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V-Dem Seminar with Mascha Rauschenbach

Research profile seminar

At the V-Dem Seminar Mascha Rauschenbach will present the paper "Preaching tot he Converted: the Allocation of Campaign Rallies in Ghana's 2012 Elections".

ABSTRACT

The idea that it is most effective for parties to persuade swing voters in elections campaigns is based on the nearly exclusive focus of research on US elections. I argue that in young democracies where partisanship is volatile and parties are uncertain about their likely supporters, mobilization of one's partisans should play a much greater role. I analyze original data on constituency-level campaign appearances by the incumbent candidate and his main challenger in Ghana's 2012 presidential elections. Improving on existing research, constituencies are not only characterized by their voting, but also by their turnout history, allowing for more rigorous tests of the swing voter versus the mobilization model. The findings are largely in favor of the mobilization model.

BIO

Mascha Rauschenbach is post-doctoral researcher at the Chair of Prof. Sabine Carey at the University of Mannheim. Her main fields of interests are political clientelism, African politics, elections, democratization, foreign aid, conflict, and the political economy of development. She received her PhD from the Center for Doctoral Studies in Social and Behavioral Studies at the University of Mannheim. In her PhD dissertation entitled "The Importance of Preaching to the Converted: The Strategic Use of Campaign rallies, Campaign Promises, Clientelism, and Violence in African elections" she studied campaigning strategies in Africa. During fieldwork in Ghana, she collected data on campaign rallies and campaign speeches in Ghana's 2012 presidential campaigns, and conducted a survey experiment, focus group interviews and interviewed campaign managers. She holds a Diplom ("Master") in Economics, Cultural Studies and Languages from the University of Passau. In her diploma thesis she conducted field work in Cameroon in cooperation with the GIZ (German Development Assistance) and studied the effects of the decentralization reform on local conflict. Her current research projects include the analysis of African party manifestos, the use of electoral vioelence and clientelism in African elections as well as the study of campaign strategies in Ghana.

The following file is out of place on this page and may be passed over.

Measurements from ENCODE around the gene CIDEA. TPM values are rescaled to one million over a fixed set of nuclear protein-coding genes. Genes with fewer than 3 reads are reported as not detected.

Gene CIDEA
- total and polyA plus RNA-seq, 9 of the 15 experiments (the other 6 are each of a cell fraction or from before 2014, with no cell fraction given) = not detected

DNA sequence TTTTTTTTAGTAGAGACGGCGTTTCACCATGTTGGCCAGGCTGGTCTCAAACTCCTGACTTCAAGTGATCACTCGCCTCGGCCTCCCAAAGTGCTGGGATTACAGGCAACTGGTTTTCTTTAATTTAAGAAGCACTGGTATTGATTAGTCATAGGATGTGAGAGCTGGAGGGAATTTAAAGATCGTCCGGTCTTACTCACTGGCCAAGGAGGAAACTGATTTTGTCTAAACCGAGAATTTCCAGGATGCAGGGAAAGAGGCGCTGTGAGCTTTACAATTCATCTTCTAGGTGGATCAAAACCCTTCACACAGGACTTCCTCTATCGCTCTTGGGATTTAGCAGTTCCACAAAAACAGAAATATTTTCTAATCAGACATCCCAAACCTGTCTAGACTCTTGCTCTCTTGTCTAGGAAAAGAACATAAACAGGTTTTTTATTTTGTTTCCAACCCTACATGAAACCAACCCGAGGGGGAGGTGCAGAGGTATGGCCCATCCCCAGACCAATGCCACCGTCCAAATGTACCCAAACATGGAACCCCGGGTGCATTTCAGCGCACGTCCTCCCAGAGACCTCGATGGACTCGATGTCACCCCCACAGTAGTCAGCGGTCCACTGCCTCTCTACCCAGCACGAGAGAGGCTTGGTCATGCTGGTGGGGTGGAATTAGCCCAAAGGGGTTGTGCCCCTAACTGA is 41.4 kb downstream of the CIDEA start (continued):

Date: 10/25/2017

Time: 12:00 PM - 1:00 PM

Categories: Social Sciences

Organizer: Department of Political Science

Location: B336, Stora Skansen

Contact person: Natalia Stepanova

Page Manager: |Last update: 8/16/2010
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